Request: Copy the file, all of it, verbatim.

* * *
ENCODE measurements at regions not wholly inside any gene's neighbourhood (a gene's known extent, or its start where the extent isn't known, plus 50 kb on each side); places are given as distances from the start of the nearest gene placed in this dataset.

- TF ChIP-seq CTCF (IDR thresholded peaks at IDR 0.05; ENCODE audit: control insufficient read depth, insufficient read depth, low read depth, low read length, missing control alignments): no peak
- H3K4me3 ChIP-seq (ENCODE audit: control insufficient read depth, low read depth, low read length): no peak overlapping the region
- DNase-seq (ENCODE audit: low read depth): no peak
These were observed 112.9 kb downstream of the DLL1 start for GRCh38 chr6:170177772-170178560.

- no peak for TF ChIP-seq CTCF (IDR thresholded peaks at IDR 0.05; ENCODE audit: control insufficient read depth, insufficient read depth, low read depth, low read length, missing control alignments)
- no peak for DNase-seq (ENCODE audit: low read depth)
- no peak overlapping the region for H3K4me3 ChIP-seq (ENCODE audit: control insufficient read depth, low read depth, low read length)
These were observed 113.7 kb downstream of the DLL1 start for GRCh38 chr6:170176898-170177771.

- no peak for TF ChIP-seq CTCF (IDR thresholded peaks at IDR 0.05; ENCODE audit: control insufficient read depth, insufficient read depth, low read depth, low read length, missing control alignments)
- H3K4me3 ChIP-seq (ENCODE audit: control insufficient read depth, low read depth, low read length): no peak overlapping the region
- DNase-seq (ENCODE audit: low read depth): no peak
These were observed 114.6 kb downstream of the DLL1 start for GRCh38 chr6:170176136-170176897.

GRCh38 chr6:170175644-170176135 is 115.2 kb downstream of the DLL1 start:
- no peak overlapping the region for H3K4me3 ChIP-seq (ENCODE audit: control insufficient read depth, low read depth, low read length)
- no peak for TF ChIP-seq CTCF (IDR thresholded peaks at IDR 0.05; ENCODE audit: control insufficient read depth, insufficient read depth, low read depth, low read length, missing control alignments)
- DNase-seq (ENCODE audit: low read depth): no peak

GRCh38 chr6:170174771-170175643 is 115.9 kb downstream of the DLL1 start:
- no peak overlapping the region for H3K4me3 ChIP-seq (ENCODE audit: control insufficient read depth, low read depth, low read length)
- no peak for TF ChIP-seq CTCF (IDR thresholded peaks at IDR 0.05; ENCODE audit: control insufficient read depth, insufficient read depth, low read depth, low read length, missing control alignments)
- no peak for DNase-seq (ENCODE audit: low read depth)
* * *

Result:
ENCODE measurements at regions not wholly inside any gene's neighbourhood (a gene's known extent, or its start where the extent isn't known, plus 50 kb on each side); places are given as distances from the start of the nearest gene placed in this dataset.

- TF ChIP-seq CTCF (IDR thresholded peaks at IDR 0.05; ENCODE audit: control insufficient read depth, insufficient read depth, low read depth, low read length, missing control alignments): no peak
- H3K4me3 ChIP-seq (ENCODE audit: control insufficient read depth, low read depth, low read length): no peak overlapping the region
- DNase-seq (ENCODE audit: low read depth): no peak
These were observed 112.9 kb downstream of the DLL1 start for GRCh38 chr6:170177772-170178560.

- no peak for TF ChIP-seq CTCF (IDR thresholded peaks at IDR 0.05; ENCODE audit: control insufficient read depth, insufficient read depth, low read depth, low read length, missing control alignments)
- no peak for DNase-seq (ENCODE audit: low read depth)
- no peak overlapping the region for H3K4me3 ChIP-seq (ENCODE audit: control insufficient read depth, low read depth, low read length)
These were observed 113.7 kb downstream of the DLL1 start for GRCh38 chr6:170176898-170177771.

- no peak for TF ChIP-seq CTCF (IDR thresholded peaks at IDR 0.05; ENCODE audit: control insufficient read depth, insufficient read depth, low read depth, low read length, missing control alignments)
- H3K4me3 ChIP-seq (ENCODE audit: control insufficient read depth, low read depth, low read length): no peak overlapping the region
- DNase-seq (ENCODE audit: low read depth): no peak
These were observed 114.6 kb downstream of the DLL1 start for GRCh38 chr6:170176136-170176897.

GRCh38 chr6:170175644-170176135 is 115.2 kb downstream of the DLL1 start:
- no peak overlapping the region for H3K4me3 ChIP-seq (ENCODE audit: control insufficient read depth, low read depth, low read length)
- no peak for TF ChIP-seq CTCF (IDR thresholded peaks at IDR 0.05; ENCODE audit: control insufficient read depth, insufficient read depth, low read depth, low read length, missing control alignments)
- DNase-seq (ENCODE audit: low read depth): no peak

GRCh38 chr6:170174771-170175643 is 115.9 kb downstream of the DLL1 start:
- no peak overlapping the region for H3K4me3 ChIP-seq (ENCODE audit: control insufficient read depth, low read depth, low read length)
- no peak for TF ChIP-seq CTCF (IDR thresholded peaks at IDR 0.05; ENCODE audit: control insufficient read depth, insufficient read depth, low read depth, low read length, missing control alignments)
- no peak for DNase-seq (ENCODE audit: low read depth)